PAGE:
Evaluation Tools

I often get the question: ‘What is a good evaluation tool?’. Of course I must answer that I don’t know, or even worse: they don’t exist…

As in the Zimbabwean (Shona) proverb ‘Don’t beat a drum with an axe’ you must be careful with tools: you cannot use ‘one tool fits all’. But that’s unfortunately exactly what many evaluation theorists want to make us believe: ‘Use my tool and you will solve the X,Y or Z problem!’
It does not work like that and that can be shown best with the following diagram:

or in less theoretical language, e.g. for a brave project in Zimbabwe:

Most of the time the ‘first generation’ (quantitative) information can be counted (in the upper left box) and should be counted as well! But this is not much more than what we use to describe as output!

We need ‘Second generation’ information – qualitative , what are peoples ‘perceptions’ – for the upper right and lower-left box, in order to understand more about the outcome (what does the project do with people, what do e.g. trainees do with their acquired skills).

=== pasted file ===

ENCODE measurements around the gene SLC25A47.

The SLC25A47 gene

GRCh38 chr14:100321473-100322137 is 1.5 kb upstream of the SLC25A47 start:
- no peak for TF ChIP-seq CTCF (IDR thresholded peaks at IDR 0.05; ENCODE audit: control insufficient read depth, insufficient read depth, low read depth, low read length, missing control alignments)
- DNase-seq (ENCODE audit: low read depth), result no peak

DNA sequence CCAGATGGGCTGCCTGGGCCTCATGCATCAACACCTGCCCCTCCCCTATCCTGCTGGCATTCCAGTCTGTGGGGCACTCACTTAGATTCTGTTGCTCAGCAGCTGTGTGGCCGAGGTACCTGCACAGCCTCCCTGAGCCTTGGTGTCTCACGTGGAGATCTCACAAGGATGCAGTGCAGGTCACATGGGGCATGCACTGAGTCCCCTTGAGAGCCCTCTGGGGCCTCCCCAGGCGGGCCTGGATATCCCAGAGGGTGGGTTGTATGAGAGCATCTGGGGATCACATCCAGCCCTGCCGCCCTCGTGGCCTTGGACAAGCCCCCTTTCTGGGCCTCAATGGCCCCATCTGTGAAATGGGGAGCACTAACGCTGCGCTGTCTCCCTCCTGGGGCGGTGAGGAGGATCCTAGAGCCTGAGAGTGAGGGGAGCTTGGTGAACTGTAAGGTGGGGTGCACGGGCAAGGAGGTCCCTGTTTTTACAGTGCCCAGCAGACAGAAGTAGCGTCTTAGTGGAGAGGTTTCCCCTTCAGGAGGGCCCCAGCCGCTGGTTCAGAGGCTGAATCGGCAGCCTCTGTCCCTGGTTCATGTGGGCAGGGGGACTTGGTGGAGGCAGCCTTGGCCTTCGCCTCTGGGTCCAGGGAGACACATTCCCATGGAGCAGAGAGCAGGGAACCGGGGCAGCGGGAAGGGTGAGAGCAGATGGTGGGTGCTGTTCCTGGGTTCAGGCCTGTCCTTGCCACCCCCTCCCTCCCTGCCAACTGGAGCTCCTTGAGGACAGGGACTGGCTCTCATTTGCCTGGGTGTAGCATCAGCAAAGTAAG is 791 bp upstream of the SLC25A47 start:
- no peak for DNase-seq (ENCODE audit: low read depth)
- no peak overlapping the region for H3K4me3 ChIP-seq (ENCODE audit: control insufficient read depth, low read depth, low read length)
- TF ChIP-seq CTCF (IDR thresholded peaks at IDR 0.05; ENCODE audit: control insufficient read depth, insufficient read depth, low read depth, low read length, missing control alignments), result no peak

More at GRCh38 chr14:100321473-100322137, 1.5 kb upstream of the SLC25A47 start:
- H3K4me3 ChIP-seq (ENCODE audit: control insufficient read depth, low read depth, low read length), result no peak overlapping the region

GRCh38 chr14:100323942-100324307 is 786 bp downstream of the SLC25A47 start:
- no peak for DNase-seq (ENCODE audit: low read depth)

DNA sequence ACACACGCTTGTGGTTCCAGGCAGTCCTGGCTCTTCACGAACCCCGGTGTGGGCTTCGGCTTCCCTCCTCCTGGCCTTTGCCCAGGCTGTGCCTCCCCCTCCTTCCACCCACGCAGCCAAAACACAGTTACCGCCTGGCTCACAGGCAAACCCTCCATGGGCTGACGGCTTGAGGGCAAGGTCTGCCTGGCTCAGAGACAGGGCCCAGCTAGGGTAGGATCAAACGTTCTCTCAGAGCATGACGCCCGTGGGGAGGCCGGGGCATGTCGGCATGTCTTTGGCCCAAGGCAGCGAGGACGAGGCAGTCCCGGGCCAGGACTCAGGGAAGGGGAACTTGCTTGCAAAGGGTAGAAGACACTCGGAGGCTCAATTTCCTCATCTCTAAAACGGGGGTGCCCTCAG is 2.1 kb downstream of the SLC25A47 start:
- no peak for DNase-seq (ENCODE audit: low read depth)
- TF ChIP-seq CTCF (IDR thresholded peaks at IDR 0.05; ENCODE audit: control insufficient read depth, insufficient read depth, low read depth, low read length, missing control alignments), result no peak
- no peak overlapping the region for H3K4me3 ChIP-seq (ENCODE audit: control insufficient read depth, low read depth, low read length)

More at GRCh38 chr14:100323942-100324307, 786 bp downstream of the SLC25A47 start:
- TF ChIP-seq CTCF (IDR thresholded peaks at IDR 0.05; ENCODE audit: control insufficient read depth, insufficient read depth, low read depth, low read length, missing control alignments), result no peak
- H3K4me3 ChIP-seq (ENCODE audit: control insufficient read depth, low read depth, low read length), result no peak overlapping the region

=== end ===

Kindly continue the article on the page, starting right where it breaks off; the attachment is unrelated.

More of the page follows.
Now we also need to know about the impact: what effect does the project have on the (Zimbabwean in this case) society?

And then we are in dire straits, where a single tool cannot help us anymore: we will need a host of methods / methodologies to find out about it: how else can you measure something that is unknown as a practice and for which very few standards are developed?

In my view the best way is using the ‘back of your brains’: putting all your knowledge and skills on the scale and start working on a tailor-made methodology. Many times in my case that will be fourth generation (see http://www.bwsupport.nl) or one of the many tools we are trying to develop in the fifth generation methodologies with a group of evaluators (see http://www.evaluation-5.net). That can include (parts of) Most significant change, Social return on investment, Developmental, Outcome mapping, logical framework, etc. methodologies. 

But the way of operating is virtually always the same: count whatever can be counted – it is certainly necessary, but it is not enough. Personally  I prefer qualitative methodology for outcome and a mix of co-creative, constructivist and iterative ways of ‘tackling impact’.

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